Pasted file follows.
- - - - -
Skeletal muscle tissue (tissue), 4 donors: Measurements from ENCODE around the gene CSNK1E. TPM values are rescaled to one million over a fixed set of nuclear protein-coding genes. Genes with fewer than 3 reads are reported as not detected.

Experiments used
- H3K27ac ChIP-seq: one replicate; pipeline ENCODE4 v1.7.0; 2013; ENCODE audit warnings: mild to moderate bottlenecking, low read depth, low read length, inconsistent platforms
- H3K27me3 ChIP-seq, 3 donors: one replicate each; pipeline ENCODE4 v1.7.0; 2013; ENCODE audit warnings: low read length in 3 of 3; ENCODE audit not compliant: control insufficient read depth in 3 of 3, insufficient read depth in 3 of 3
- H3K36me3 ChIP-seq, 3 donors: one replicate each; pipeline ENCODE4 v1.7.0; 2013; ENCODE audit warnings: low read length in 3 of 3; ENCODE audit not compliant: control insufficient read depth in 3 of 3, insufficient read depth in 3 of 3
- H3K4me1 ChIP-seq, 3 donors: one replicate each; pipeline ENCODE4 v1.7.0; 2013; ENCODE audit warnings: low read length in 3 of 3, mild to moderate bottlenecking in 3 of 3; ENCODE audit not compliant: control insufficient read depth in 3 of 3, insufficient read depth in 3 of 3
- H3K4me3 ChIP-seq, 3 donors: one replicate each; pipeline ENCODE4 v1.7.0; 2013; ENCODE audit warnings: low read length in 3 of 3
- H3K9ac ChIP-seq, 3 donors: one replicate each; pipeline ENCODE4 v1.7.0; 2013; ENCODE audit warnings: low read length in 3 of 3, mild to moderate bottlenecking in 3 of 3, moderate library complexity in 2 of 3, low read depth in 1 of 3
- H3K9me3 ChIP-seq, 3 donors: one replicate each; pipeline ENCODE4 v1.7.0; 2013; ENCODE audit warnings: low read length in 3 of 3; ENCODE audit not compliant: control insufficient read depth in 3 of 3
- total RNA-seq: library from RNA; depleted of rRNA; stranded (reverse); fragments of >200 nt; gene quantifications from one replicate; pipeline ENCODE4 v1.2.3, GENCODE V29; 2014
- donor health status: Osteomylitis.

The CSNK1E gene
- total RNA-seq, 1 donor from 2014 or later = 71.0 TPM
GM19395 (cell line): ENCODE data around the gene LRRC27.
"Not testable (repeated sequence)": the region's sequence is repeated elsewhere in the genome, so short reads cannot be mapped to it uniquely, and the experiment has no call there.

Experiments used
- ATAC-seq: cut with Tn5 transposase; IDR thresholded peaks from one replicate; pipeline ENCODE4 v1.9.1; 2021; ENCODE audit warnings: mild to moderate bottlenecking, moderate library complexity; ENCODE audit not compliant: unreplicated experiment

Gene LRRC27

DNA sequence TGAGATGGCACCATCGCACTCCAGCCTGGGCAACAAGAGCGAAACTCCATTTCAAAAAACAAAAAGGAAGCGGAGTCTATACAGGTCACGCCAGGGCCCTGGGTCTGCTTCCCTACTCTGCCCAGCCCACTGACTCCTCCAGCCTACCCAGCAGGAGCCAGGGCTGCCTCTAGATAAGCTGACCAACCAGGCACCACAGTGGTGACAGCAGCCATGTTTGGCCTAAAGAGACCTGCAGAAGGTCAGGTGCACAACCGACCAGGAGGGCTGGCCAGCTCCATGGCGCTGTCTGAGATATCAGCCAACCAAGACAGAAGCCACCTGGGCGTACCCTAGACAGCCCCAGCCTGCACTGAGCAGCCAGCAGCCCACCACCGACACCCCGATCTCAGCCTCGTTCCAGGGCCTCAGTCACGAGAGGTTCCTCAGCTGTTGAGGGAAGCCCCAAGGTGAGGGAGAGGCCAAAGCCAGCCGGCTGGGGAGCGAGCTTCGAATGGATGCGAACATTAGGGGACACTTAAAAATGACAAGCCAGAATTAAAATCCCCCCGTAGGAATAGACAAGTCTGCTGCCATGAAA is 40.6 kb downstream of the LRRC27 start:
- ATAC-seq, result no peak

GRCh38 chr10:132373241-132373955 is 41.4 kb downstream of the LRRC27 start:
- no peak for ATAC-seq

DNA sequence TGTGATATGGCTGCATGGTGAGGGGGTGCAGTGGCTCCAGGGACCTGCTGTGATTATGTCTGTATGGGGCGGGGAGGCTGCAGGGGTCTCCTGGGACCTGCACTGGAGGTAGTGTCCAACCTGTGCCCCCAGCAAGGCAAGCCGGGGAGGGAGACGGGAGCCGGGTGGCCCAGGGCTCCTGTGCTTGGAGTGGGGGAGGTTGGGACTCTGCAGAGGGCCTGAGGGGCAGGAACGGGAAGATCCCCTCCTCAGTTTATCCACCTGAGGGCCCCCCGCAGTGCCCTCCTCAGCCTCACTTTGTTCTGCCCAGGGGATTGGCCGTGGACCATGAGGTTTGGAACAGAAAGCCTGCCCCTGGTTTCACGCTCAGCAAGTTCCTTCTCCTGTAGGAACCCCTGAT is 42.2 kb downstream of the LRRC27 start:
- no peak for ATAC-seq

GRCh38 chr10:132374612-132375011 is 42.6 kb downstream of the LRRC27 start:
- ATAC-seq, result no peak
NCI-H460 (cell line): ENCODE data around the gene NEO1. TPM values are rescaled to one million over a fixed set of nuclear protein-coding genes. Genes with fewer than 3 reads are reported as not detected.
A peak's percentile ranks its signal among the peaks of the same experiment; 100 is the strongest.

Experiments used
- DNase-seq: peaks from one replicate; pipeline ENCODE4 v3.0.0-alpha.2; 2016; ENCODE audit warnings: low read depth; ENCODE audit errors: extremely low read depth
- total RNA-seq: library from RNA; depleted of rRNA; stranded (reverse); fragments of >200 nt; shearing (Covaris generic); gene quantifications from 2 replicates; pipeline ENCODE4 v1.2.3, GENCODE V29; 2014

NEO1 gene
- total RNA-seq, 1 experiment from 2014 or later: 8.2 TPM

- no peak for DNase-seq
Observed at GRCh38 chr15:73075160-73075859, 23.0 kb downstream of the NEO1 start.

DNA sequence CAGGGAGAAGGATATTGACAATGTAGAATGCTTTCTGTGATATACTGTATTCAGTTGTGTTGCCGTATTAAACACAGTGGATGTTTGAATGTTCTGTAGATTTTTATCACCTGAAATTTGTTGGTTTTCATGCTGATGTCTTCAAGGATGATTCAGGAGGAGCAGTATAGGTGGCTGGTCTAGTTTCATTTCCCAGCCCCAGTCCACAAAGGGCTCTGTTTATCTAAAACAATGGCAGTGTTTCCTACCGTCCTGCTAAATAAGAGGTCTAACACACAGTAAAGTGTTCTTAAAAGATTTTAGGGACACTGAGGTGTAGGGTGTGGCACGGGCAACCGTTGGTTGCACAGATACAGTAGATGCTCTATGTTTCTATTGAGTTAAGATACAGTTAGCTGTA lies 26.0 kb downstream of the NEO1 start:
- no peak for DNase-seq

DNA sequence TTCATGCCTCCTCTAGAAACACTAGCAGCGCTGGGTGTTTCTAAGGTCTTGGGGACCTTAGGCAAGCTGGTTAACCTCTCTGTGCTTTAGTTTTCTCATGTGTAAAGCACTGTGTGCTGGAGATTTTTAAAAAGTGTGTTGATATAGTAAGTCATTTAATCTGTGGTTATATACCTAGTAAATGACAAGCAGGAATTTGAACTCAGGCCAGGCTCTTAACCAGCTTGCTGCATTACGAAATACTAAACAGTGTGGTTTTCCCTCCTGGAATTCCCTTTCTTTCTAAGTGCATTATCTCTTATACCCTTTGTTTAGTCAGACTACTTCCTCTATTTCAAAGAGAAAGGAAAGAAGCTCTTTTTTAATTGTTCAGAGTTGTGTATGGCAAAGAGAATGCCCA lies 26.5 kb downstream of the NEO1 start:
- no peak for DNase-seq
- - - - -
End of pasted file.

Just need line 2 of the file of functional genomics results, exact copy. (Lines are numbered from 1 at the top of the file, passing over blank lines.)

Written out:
Experiments used